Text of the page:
156

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Road transport: Driving, breaks, rest times and tachographs

07-07-2020

The Driving Time and Tachograph Regulations were adopted to improve drivers' working conditions and road safety, as well as to enhance compliance with the rules, and competition between road operators. In the context of the European Commission's 2017 'Europe on the move' package, the present proposal aims to remedy the shortcomings of these regulations, on which a broad consensus has emerged: lack of clarity, non-uniform implementation, insufficient enforcement and a need for strengthened cooperation ...

The Driving Time and Tachograph Regulations were adopted to improve drivers' working conditions and road safety, as well as to enhance compliance with the rules, and competition between road operators. In the context of the European Commission's 2017 'Europe on the move' package, the present proposal aims to remedy the shortcomings of these regulations, on which a broad consensus has emerged: lack of clarity, non-uniform implementation, insufficient enforcement and a need for strengthened cooperation between Member States and authorities. In June 2018, Parliament's Committee on Transport and Tourism (TRAN) adopted its report. After further debate and procedural developments, Parliament adopted its first-reading position on 4 April 2019. The Council, on its side, reached a general approach on the proposal in December 2018, under the Austrian Presidency. After four negotiating rounds, the Council and Parliament reached a provisional agreement on the proposal on 12 December 2019, which was approved by Coreper on 20 December. The Council formally adopted its first-reading position on 7 April 2020, and on 8 June the TRAN committee recommended approving it at second reading. The agreed text thus now returns to plenary for a vote at second reading in July. If adopted, this would put an end to three years of debate on a complex and controversial proposal. Sixth edition. The 'EU Legislation in Progress' briefings are updated at key stages throughout the legislative procedure.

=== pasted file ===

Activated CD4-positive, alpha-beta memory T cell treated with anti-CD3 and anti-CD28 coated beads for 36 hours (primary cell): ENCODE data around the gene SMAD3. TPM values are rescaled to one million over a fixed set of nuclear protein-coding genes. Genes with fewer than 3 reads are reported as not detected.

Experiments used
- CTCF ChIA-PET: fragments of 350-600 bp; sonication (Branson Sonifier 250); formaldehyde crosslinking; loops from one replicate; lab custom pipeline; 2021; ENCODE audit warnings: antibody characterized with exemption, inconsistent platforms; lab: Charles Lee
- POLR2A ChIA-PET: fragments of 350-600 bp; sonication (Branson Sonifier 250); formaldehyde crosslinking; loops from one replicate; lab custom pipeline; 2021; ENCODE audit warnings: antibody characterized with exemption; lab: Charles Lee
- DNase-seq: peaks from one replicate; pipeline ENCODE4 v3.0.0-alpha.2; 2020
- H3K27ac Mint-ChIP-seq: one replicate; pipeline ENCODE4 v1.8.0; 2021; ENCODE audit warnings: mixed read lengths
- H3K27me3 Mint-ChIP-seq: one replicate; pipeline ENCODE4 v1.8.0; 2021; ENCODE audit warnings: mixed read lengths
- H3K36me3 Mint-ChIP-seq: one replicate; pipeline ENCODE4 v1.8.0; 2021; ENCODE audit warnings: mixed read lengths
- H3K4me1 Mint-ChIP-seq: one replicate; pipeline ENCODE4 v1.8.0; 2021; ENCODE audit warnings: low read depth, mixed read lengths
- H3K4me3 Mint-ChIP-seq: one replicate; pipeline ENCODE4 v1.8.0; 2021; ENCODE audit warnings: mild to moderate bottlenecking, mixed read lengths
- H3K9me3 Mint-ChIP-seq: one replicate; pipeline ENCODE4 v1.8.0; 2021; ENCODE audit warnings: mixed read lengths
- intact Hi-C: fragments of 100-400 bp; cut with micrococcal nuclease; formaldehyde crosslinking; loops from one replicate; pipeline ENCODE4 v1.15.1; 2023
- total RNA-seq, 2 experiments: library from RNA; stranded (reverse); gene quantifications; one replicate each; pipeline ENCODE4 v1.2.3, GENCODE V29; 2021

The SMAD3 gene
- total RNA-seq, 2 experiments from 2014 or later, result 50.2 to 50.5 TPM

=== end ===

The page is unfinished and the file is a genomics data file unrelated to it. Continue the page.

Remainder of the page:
Is data the new oil? Competition issues in the digital economy

08-01-2020

The global debate on the extent to which current competition policy rules are sufficient to deal with the fast-moving digital economy has never been more pertinent. An important part of this debate concerns the market power of large high-tech companies that dominate many online markets. The main factors behind these developments are economies of scale and scope, network externalities, and the rising economic significance of data, which are a highly valuable commodity in an online economy. While being ...

The global debate on the extent to which current competition policy rules are sufficient to deal with the fast-moving digital economy has never been more pertinent. An important part of this debate concerns the market power of large high-tech companies that dominate many online markets. The main factors behind these developments are economies of scale and scope, network externalities, and the rising economic significance of data, which are a highly valuable commodity in an online economy. While being indispensable to the development of potential game changers – such as artificial intelligence – data are also a crucial input to many online services, production processes, and logistics – making it a critical element in the value chain of many different industries. Data-dependent markets are also characterised by a high level of concentration and, according to many experts, high entry barriers relating to access to and ownership of data – which make it difficult to challenge the incumbent companies. On the other hand, the large players are generally considered to be very productive and innovative. Some studies, however, show that the diffusion of know-how and innovation between the market leaders and the rest of the economy may be affecting competiveness in general. One possible way to correct these shortcomings is to regulate the sharing of data. While the risks of policy-making in this field are generally well-known and centre around the need to protect privacy – particularly where personal data are involved – and to prevent the collusive aspects of data sharing, there is currently no global model to follow. The European Union has taken multiple initiatives to unlock data markets through modern, user-centred laws such as the General Data Protection Regulation (GDPR) and the regulation on the reuse of public sector information. The global thinking seems to gradually favour more prudent oversight of the market, considering its economic heft.

Arts in the digital era

21-11-2019